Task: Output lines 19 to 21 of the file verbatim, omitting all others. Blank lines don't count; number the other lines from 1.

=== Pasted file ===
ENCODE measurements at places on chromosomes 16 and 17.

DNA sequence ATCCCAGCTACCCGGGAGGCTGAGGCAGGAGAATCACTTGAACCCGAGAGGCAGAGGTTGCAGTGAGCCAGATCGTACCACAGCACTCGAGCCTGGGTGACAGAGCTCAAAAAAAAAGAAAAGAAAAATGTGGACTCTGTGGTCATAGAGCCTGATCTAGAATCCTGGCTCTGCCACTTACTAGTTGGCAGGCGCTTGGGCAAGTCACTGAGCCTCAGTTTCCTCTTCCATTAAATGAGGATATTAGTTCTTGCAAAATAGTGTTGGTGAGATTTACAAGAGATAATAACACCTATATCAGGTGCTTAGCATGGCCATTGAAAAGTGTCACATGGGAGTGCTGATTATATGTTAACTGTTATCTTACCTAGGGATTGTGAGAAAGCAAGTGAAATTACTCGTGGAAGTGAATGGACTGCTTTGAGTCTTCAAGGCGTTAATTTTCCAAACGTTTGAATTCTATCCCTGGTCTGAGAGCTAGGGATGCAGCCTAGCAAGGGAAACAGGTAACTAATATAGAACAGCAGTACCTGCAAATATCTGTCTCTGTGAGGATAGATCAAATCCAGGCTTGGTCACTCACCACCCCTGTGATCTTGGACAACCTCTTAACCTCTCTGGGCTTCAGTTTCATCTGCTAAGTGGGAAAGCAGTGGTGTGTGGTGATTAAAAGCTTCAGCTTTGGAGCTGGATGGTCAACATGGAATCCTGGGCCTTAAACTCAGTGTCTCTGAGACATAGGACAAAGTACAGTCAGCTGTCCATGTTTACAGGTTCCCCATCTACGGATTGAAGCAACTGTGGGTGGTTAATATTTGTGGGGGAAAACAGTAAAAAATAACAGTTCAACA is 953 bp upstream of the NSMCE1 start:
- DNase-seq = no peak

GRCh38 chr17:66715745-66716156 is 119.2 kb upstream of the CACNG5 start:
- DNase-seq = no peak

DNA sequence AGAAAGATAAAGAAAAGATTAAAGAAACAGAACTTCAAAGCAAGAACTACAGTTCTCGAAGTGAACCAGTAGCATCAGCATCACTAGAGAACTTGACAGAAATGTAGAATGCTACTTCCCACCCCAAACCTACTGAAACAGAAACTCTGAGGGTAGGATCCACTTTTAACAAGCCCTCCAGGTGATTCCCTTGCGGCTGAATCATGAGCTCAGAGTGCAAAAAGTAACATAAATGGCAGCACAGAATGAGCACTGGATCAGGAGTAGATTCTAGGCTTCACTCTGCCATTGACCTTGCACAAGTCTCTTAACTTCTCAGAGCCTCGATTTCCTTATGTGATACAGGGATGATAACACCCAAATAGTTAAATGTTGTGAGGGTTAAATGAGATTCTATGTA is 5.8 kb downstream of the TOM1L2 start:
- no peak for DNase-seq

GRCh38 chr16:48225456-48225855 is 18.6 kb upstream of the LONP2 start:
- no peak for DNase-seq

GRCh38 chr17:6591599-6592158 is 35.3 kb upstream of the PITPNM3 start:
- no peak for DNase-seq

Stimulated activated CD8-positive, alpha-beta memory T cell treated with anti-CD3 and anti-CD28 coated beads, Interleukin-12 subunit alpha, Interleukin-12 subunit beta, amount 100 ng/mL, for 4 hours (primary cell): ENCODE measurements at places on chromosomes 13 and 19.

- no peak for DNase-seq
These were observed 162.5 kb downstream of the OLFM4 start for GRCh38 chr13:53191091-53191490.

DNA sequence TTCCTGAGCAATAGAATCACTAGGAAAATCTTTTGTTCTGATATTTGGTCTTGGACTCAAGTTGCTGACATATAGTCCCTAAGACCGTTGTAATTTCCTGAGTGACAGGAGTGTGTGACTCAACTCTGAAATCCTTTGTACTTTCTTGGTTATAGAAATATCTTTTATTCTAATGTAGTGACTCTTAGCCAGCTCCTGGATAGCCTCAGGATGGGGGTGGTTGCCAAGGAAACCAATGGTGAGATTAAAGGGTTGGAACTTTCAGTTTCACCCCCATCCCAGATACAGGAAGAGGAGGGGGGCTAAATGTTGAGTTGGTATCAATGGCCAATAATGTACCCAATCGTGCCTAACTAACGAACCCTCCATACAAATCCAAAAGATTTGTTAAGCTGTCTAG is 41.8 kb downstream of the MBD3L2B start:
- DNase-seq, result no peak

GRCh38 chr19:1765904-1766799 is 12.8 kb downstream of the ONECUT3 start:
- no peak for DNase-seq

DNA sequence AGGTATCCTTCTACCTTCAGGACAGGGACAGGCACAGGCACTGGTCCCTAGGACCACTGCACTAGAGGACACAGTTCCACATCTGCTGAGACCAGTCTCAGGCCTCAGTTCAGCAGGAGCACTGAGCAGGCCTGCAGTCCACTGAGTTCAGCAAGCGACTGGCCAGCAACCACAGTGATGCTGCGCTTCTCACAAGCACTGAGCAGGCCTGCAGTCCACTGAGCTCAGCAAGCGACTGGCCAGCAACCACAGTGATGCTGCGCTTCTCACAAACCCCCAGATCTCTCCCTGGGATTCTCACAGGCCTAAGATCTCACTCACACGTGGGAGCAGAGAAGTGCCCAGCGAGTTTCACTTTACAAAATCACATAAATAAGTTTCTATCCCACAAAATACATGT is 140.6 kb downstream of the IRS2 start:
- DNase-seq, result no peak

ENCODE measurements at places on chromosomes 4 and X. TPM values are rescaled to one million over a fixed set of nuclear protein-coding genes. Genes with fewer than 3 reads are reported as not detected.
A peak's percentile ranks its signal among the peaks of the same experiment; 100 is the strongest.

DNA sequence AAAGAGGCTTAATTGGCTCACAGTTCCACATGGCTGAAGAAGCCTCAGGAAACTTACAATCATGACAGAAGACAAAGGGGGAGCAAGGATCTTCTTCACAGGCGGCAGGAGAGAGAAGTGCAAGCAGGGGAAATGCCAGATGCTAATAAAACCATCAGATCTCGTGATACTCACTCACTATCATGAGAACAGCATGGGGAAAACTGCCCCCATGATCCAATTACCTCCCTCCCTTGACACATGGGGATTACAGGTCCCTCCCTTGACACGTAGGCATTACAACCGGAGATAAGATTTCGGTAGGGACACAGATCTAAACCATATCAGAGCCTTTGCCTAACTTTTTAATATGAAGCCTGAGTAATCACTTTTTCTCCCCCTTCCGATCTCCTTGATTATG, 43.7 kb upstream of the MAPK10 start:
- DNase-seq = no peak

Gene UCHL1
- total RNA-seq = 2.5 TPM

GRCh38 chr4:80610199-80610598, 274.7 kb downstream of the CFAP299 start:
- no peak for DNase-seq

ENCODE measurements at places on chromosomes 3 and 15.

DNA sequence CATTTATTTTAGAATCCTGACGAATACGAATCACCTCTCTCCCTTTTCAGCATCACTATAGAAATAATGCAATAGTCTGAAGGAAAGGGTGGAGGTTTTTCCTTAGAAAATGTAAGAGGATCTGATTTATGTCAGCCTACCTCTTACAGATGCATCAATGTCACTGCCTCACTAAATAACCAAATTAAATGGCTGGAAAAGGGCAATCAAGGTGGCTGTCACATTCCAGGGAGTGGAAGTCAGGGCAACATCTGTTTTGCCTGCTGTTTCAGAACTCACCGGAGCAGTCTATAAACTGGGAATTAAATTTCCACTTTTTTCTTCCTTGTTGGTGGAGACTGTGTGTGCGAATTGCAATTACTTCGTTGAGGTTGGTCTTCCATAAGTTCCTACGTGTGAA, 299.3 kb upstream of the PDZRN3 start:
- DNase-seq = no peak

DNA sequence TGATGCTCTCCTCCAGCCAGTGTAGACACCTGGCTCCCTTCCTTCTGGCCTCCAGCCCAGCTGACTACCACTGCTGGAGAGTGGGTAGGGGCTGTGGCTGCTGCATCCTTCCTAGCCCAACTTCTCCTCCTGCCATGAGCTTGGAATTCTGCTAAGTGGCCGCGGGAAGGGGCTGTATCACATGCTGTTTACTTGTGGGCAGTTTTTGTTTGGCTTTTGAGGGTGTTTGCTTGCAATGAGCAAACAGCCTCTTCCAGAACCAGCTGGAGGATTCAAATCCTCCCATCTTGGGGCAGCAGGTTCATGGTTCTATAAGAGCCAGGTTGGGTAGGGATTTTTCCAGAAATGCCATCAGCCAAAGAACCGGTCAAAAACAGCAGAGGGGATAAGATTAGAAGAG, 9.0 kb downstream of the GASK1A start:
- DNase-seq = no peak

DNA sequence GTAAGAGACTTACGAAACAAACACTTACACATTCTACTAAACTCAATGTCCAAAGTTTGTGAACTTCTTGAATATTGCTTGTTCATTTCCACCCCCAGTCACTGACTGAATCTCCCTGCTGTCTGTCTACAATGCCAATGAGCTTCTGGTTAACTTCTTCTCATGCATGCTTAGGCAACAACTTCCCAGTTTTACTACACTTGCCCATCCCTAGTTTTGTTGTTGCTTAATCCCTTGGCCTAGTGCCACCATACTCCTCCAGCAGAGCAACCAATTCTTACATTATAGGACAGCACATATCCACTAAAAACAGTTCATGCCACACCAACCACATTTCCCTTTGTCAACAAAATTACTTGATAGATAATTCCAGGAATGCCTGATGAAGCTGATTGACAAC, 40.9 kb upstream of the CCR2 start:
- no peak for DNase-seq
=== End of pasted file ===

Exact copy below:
DNA sequence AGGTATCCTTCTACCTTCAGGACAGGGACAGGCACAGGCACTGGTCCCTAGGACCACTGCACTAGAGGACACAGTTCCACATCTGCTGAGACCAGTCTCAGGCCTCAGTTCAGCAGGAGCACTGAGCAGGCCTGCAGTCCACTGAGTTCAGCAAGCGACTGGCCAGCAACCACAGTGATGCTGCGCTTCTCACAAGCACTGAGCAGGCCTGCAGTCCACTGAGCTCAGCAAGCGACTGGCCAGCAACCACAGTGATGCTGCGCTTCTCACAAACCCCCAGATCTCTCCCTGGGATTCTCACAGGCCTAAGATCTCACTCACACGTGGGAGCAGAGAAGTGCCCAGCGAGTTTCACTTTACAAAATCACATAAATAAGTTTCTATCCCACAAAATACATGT is 140.6 kb downstream of the IRS2 start:
- DNase-seq, result no peak

ENCODE measurements at places on chromosomes 4 and X. TPM values are rescaled to one million over a fixed set of nuclear protein-coding genes. Genes with fewer than 3 reads are reported as not detected.